|Publication number||US5005588 A|
|Application number||US 07/421,598|
|Publication date||Apr 9, 1991|
|Filing date||Oct 13, 1989|
|Priority date||Oct 13, 1989|
|Publication number||07421598, 421598, US 5005588 A, US 5005588A, US-A-5005588, US5005588 A, US5005588A|
|Original Assignee||David Rubin|
|Export Citation||BiBTeX, EndNote, RefMan|
|Patent Citations (4), Non-Patent Citations (6), Referenced by (32), Classifications (11), Legal Events (3)|
|External Links: USPTO, USPTO Assignment, Espacenet|
The present invention relates to a method and composition for increasing the sensitivity of malignant tumors to chemotherapeutic agents.
Chemotherapy, particularly with a combination of anti-cancer agents, is the treatment of choice for delocalized tumors that are untreatable by surgery or radiation. However, some patients relapse after even a short period of time, and do not respond to a second course of chemotherapy.
Most malignant tumors show some sensitivity to cytotoxic drugs. Accordingly, treatment with these drugs generally provides remission and shrinkage of the tumor that may last for weeks to months. Nonetheless, in many cases the tumors regrow, and this regrowth is resistant to further cytotoxic treatments.
Cancer chemotherapy has its roots in the antimicrobial chemotherapy that has been evolving since the beginning of the twentieth century. Since many microbes have now become resistant to classical antimicrobial chemotherapy, it is not surprising that clinical resistance to anticancer drugs is evident. Early experiments with tumors transplanted into mice demonstrated the development of progressive resistance to experimental drugs. Since those experiments, tumors resistant to every type of anticancer drug have been isolated. All organisms, including the cells within a malignant tumor, appear to have the ability to develop a resistance to drugs that would otherwise be fatal.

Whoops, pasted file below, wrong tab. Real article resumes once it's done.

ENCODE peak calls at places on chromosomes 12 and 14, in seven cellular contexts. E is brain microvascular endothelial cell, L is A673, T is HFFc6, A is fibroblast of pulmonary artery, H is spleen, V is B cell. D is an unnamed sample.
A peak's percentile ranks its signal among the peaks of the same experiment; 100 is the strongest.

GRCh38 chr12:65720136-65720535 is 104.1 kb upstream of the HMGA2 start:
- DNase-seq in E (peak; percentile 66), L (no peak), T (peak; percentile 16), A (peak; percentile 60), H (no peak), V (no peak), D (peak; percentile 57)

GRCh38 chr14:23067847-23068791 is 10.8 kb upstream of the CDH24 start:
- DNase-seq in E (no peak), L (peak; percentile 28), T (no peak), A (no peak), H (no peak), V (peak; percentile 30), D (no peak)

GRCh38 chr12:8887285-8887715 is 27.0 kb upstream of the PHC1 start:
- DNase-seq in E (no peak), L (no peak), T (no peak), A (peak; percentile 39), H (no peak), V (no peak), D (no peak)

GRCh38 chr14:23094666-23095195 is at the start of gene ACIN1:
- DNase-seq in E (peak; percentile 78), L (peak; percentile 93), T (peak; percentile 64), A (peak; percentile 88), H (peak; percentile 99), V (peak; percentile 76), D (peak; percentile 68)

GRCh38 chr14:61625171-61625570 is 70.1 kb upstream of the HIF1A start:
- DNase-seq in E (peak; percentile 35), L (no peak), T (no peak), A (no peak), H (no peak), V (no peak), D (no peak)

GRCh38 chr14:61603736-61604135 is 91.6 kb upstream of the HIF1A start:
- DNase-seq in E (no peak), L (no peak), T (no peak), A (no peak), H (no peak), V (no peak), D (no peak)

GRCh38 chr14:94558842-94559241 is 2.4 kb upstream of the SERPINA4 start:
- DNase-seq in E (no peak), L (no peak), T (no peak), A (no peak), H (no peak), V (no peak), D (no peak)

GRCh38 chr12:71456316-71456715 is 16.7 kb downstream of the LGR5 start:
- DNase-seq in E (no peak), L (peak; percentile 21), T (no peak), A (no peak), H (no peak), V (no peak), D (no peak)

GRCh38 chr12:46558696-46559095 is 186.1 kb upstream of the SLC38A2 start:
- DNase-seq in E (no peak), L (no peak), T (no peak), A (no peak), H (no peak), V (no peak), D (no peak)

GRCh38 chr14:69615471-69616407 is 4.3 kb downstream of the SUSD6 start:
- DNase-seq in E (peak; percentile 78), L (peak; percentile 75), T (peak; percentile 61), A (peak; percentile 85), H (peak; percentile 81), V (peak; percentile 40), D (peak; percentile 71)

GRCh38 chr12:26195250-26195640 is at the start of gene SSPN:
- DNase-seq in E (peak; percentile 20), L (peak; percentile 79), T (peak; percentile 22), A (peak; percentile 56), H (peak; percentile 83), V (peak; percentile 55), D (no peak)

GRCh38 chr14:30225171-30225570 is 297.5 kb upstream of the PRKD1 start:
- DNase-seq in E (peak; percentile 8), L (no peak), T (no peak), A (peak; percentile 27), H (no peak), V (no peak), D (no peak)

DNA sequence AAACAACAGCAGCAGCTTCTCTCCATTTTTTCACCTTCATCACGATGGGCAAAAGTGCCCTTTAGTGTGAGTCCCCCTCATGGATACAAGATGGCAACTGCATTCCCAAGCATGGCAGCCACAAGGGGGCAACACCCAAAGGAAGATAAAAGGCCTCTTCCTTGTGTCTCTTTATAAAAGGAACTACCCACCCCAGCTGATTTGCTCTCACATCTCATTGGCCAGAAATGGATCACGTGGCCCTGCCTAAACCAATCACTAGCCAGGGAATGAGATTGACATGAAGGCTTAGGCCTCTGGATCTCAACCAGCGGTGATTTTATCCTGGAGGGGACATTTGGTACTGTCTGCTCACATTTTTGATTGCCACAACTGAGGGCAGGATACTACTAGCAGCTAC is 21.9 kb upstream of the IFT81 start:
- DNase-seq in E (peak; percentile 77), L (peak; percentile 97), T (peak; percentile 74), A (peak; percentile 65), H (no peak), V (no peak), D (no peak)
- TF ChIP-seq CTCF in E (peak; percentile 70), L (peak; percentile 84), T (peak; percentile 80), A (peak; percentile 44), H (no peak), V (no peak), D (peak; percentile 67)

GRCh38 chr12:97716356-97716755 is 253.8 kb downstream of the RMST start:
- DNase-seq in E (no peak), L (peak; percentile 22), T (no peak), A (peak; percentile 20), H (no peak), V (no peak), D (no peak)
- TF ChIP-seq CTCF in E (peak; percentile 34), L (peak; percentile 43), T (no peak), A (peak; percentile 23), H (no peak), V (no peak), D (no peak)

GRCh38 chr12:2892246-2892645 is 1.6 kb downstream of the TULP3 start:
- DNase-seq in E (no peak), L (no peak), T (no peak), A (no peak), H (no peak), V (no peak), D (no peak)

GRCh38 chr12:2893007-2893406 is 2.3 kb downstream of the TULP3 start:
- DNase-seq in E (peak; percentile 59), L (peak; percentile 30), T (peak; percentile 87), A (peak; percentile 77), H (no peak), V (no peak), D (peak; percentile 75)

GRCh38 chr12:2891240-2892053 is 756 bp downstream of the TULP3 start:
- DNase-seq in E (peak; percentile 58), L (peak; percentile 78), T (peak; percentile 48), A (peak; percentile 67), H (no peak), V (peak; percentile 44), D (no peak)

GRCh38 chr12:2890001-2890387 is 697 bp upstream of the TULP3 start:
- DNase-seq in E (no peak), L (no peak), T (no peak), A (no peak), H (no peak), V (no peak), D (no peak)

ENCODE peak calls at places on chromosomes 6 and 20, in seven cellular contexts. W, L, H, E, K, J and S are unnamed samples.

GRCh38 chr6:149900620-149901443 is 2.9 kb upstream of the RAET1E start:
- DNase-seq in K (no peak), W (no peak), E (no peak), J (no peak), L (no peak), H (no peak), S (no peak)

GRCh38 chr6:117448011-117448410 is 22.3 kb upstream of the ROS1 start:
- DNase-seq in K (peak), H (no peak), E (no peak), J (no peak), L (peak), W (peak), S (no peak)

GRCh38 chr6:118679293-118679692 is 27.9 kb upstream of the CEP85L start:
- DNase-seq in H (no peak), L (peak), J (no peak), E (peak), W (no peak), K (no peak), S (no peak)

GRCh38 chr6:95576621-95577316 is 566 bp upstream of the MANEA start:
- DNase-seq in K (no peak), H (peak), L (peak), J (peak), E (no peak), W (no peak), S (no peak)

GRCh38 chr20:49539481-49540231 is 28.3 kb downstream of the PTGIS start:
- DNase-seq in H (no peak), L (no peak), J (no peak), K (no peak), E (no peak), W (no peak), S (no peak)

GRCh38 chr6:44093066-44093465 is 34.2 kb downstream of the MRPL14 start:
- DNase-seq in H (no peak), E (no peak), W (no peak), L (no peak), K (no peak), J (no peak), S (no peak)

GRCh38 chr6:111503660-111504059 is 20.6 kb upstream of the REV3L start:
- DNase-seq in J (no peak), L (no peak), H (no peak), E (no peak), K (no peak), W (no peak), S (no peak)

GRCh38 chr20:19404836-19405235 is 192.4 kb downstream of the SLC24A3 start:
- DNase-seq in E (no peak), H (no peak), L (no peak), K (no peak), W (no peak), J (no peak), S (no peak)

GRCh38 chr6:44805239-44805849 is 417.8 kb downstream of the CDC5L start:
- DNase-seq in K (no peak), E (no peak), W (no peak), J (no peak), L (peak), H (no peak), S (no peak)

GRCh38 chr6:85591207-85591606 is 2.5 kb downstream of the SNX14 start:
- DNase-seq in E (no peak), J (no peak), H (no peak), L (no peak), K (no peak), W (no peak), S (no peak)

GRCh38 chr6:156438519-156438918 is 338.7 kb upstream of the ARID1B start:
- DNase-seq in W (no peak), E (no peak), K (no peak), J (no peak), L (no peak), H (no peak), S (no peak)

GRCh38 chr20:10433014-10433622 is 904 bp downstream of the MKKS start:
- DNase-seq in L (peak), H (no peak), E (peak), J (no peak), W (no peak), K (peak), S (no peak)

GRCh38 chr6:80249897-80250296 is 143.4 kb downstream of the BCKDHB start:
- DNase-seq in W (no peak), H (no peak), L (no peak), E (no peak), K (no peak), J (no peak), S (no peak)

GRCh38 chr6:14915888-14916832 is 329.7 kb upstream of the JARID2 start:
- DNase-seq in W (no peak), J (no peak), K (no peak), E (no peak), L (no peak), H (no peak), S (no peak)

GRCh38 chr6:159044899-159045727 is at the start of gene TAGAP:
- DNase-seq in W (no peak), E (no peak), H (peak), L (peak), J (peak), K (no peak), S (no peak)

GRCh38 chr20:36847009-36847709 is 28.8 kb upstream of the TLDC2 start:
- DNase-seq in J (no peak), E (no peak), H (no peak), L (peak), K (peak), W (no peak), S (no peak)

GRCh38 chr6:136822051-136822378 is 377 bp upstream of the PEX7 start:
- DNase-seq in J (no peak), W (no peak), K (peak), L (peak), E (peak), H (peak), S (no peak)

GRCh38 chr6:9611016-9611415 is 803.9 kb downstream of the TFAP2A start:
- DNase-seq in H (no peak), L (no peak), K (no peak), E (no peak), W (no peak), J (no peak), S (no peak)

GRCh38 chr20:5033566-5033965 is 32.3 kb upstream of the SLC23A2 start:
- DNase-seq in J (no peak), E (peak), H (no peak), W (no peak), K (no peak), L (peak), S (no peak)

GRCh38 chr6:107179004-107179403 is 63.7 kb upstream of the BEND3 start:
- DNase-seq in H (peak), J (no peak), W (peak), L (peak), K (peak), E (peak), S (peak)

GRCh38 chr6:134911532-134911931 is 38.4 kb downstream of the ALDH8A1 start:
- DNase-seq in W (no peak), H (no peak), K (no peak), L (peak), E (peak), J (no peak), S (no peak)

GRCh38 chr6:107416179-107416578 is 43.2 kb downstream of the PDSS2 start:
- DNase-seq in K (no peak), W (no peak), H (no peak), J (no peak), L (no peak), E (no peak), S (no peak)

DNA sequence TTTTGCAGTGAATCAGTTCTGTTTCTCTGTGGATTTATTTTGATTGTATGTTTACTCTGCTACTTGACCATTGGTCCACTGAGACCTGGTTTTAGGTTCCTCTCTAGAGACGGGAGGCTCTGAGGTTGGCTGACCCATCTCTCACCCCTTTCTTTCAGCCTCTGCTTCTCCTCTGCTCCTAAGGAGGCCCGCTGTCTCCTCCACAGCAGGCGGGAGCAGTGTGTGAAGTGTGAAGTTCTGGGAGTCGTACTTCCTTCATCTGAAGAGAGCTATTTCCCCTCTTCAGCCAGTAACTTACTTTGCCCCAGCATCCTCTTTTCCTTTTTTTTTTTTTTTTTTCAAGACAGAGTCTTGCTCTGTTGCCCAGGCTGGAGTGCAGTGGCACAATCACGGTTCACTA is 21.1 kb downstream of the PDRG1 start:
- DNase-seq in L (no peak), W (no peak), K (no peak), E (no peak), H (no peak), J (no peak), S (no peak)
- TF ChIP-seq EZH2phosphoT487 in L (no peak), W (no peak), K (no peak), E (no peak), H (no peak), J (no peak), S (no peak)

The underlying cause of progressive drug resistance, whether in infectious diseases or in cancer, is related to spontaneous genetic mutations which occur in all living cells, which mutations are inheritable and may be passed on to succeeding generations. In any cell population, mutants that are resistant to any given drug occur at a frequency of somewhere between one in 105 and one in 108 cells. Although this is a very rare event, it can have a large impact on the outcome of chemotherapy.
A tumor of average detectable size contains hundreds of millions of cells, some of which are likely to be drug resistant. Thus, although the mutations that produce drug resistance are quite rare, tumors containing some drug-resistant cells at the time of diagnosis may be the norm. One can easily predict the outcome of treating this type of tumor with a single drug. At first the patient will go into remission, wherein the tumor shrinks to an undetectable size because of the effects of the chemotherapy on the predominant drug-sensitive cells. However, the drug-resistant cells continue to multiply, to the point where they eventually dominate the cell population of the tumor. The tumor then grows to a size that results in the death of the patient. Experimental evidence has confirmed that even a single drug-resistant cell introduced into an otherwise curable tumor transplanted into a mouse will eventually multiply during the course of chemotherapy and dominate the tumor cell population, resulting in an incurable and ultimately fatal disease.
Theoretically it should be possible to solve this problem by administering a combination of drugs that act differently. This method of treatment is based upon the extremely small probability that two or more different drug resistances would arise spontaneously in the same cell. Combination chemotherapy appeared to obviate the problem of drug-resistant tumor cells.
Research was then directed to protocols for administering anticancer drugs in combinations. Newly developed drugs and combination chemotherapy several decades ago produced high cure rates for some childhood leukemias and for Hodgkin's disease. However, the major killers, such as lung cancer, breast cancer, and cancers of the gastrointestinal tract, remained resistant to chemotherapy.